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Column: Make Oklahoma a Top Ten state for people with intellectual and developmental disabilities

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Gov. Kevin Stitt is known for making the call for Oklahoma to become a Top Ten state in a variety of areas. That vision is thrilling because who wouldn’t want to be in one of the top 10 states to live in the U.S.?

But when it comes to Oklahoma’s residents with intellectual and developmental disabilities, some Oklahomans might be shocked to know we rank in the Bottom Ten.

The idea of a Top Ten ranking brings up images of a thriving state filled with Oklahomans who are excited about their home and confident in the place they live. Chasing this ideal is a worthy goal, and one we must ensure is inclusive of all Oklahomans.

Unfortunately, research by students at Oral Roberts University suggests that Oklahomans with intellectual and developmental disability are being are excluded from that vision.

Legislators must take action to see this changed.

The waitlist for services for individuals with intellectual and developmental disabilities is above 5,400 people. This type of lengthy waitlist has been a problem for more than 15 years, with the list at times exceeding 7,500 people.

The Oklahoma Department of Human Services, which is responsible for providing services for these individuals, is asking the Legislature for funding to provide services for those currently waiting and to enable contracted service providers to staff qualified workers for open positions.

Should funding be made available, Oklahomans with intellectual and developmental disabilities might finally have a chance to be part of the Top Ten ranking envisioned by Stitt.

SOAR Partners commissioned a research project through ORU’s College of Business with the graduate competitive business intelligence class. Working with these students, we sought to understand the Oklahoma waitlist and available services compared to other states.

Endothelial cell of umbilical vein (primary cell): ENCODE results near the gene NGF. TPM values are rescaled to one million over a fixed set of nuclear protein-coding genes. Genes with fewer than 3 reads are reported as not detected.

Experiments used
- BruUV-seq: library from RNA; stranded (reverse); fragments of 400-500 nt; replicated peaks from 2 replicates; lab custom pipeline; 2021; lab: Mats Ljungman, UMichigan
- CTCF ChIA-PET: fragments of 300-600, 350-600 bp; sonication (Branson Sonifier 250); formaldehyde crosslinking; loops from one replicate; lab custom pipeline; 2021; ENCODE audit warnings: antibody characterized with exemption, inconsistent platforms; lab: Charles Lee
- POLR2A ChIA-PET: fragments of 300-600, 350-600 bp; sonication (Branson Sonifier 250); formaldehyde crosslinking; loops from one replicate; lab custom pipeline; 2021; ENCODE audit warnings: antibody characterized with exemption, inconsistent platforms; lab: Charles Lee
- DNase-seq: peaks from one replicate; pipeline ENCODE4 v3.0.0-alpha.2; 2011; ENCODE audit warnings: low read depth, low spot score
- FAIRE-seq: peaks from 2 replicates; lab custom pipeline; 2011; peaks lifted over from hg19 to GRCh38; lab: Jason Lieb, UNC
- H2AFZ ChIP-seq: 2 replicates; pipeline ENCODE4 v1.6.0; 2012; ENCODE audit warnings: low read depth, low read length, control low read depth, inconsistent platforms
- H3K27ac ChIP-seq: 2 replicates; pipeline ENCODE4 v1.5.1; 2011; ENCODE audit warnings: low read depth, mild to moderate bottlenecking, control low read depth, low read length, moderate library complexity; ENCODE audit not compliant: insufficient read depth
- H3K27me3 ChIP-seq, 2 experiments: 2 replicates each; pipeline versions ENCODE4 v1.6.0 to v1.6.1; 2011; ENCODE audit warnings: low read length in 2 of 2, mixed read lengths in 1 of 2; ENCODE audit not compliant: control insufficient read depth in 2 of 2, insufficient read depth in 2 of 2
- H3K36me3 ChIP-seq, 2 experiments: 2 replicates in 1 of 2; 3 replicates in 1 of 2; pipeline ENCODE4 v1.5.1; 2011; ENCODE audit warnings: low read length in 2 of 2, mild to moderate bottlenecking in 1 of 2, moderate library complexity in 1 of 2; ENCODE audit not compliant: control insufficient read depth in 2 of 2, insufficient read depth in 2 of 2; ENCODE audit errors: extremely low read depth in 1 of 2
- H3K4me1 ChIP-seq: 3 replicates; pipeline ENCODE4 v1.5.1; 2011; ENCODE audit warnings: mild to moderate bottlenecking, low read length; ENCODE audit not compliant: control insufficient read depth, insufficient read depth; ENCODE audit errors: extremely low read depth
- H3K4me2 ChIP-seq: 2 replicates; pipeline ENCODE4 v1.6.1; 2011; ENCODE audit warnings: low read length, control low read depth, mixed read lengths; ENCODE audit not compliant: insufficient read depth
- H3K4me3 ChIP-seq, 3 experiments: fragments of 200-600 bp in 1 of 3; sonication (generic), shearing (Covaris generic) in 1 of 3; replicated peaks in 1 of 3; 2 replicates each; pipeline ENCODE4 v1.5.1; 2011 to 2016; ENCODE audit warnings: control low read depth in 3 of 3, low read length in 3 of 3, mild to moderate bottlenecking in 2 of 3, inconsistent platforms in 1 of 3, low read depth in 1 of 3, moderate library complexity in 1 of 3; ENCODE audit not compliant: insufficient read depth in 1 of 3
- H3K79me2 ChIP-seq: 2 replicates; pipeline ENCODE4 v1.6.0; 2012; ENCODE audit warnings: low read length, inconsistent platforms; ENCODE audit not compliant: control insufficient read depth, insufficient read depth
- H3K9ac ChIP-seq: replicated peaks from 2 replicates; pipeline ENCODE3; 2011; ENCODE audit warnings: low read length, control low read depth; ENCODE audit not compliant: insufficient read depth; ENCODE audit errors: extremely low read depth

The students found that Oklahoma ranked very low for its care for individuals with intellectual and developmental disabilities.

Our waiting list is the 7th largest in the nation per capita. Stated differently, Oklahoma ranked 44th in the nation for providing individuals with services.

Sadly, this surprised no one, only confirming what individuals with intellectual and developmental disabilities and their caregivers already experience. Caregivers shared with SOAR about waiting years, and decades to receive any kind of services.

Clearly, Oklahoma must do better. As Oklahomans, we must take action to see Oklahoma become a Top Ten state for members of the intellectual and developmentally disabled community – members of our community.

To get this done, we need to be having conversations with legislators and advocating for this group to receive full funding this year. The state must adopt innovative technologies that can enhance delivery of services.

Oklahoma needs a marketplace exchange where self-advocates, families and a provider network can easily and efficiently connect individuals with intellectual and developmental disabilities to an appropriate provider.

Most importantly, this outlook looks like neighbors across the state, with and without intellectual and developmental disabilities, knowing about the issues and committing themselves to a new Top Ten vision – one that includes every Oklahoman.

To read the ORU research project, to go soar.partners/oru-research-study. For questions about how to get involved in making a difference for the Oklahoma intellectual and developmental disabilities community, email bfredricks@soar.partners.


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Brooklyn Cadwallader is vice president at SOAR Partners, a Tulsa-based social impact technology and consulting company.

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